Give Credit Where Credit Is Due
By Admin

September 1, 2010

So you have a brand new customer and they have asked to have credit extended with your business.  A quick credit check reveals no blemishes that would cause any concern.  However, the credit check only reveals part of the story.  Here are some things to consider before extending credit to any new customer:

Longevity:

Has the customer been in business for many years?  Chances are if a customer has been in business for 50 years for example they’ve probably seen a few ups and downs in the economy and have pulled through.  This should qualify as a pro.  If a customer just opened up shop and hasn’t been in business long enough to develop any kind of history, be careful.  As soon as the next recession hits will determine their credibility.

Who is their customer?

Who does your customer get their funds from?  If their major payers are insurance companies or any kind of government agency then chances are you are going to be waiting on payment since your customer is also playing the waiting game.

Location:

Be weary of the fly by night businesses!  Is the customer operating out of kiosk in the shopping mall?  Get a permanent address for the business.  Determine if a customer could easily pick up and move elsewhere or are they fully entranced at their location.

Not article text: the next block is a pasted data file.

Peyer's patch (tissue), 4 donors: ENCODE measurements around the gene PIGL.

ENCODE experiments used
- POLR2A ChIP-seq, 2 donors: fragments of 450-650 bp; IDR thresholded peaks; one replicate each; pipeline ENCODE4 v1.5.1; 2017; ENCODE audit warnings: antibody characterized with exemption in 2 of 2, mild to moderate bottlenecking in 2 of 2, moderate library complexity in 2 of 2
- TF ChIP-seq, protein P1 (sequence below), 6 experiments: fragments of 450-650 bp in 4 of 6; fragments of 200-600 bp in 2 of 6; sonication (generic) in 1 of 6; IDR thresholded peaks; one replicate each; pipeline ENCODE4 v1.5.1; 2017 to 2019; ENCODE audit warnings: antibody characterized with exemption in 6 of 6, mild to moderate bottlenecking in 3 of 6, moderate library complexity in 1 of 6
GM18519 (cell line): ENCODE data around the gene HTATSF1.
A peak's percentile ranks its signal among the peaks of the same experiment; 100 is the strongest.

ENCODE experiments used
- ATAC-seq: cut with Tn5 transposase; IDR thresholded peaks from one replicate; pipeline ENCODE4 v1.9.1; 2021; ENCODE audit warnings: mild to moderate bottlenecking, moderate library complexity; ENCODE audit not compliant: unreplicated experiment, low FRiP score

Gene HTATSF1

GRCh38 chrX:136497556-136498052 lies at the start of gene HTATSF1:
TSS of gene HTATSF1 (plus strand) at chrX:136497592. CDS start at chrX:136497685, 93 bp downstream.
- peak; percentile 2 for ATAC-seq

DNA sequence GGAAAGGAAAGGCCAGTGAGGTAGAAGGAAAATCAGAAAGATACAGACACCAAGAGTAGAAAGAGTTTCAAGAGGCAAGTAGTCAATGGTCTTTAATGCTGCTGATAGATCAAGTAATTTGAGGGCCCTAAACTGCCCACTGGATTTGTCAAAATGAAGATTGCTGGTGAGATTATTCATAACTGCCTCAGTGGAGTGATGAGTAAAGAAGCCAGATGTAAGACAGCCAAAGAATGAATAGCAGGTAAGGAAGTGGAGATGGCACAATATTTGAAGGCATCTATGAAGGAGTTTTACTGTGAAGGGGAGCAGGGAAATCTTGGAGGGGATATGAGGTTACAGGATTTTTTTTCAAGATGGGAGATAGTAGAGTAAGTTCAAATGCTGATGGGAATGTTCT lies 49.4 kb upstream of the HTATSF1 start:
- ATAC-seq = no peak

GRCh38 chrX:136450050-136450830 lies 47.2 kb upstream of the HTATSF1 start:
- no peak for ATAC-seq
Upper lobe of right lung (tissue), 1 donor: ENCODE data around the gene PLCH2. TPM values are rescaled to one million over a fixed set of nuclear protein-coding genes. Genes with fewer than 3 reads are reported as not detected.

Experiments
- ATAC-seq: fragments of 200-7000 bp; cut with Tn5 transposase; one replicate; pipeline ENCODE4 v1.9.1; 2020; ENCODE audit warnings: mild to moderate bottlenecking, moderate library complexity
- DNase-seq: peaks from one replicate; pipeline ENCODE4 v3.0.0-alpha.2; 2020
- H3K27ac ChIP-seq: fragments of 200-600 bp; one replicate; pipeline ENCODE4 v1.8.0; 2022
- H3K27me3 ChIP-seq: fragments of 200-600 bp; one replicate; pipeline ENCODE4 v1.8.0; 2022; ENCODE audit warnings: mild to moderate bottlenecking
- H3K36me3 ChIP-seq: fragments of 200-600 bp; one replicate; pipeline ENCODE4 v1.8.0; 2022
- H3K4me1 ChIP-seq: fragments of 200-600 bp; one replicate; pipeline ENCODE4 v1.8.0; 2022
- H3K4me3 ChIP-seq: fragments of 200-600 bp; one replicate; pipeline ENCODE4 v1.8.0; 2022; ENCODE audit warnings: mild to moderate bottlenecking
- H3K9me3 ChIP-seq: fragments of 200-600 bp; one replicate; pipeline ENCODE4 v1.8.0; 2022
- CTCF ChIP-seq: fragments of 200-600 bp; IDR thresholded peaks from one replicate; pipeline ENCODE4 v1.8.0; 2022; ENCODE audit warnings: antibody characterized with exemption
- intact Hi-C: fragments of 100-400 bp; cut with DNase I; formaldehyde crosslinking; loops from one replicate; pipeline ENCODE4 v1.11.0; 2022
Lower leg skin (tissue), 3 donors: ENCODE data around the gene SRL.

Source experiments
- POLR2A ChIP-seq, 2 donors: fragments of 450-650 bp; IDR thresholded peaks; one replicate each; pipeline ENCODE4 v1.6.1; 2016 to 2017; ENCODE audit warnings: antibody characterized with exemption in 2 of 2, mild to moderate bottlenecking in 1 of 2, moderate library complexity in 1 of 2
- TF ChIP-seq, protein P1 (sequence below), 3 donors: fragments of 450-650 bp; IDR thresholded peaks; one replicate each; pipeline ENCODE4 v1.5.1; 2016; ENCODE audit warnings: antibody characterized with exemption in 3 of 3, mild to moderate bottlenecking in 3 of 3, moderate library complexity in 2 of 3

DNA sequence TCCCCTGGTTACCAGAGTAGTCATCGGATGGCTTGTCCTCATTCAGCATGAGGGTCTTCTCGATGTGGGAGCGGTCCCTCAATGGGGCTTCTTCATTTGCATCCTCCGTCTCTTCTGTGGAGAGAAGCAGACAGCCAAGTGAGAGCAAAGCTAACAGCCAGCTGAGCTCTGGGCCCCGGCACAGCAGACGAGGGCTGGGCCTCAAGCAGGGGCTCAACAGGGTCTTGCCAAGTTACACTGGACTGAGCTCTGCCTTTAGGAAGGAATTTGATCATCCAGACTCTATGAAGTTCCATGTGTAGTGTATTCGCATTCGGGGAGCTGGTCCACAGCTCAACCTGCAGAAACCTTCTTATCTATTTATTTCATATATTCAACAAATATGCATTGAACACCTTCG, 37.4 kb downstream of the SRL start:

I might add that if the company’s parent address is out of state, collecting on any debt may become more difficult.

Name:

Does the client’s name sound self-important?  Adding the word “international” to the end of a business name may sound great but typically there is nothing international about the business whatsoever.  Adding “and Associates” could also be a way to make the company seem larger than it really is.

Phone number:

If the only phone number they can provide to you is a 1-800 number, then there is a possibility they want you to get lost in a labyrinth of automated messaging making it nearly impossible to collect.  Ask for a direct line to accounts payable or the CFO/Controller before doing business.

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1 COMMENT
  1. Great advice Bill…and whether a company or an individual, good credit is a privilege, not a right! When credit is good it also demonstrates the responsibility and appreciation for having the ability to have another “front” the capital so they can get done what they would like to accomplish!

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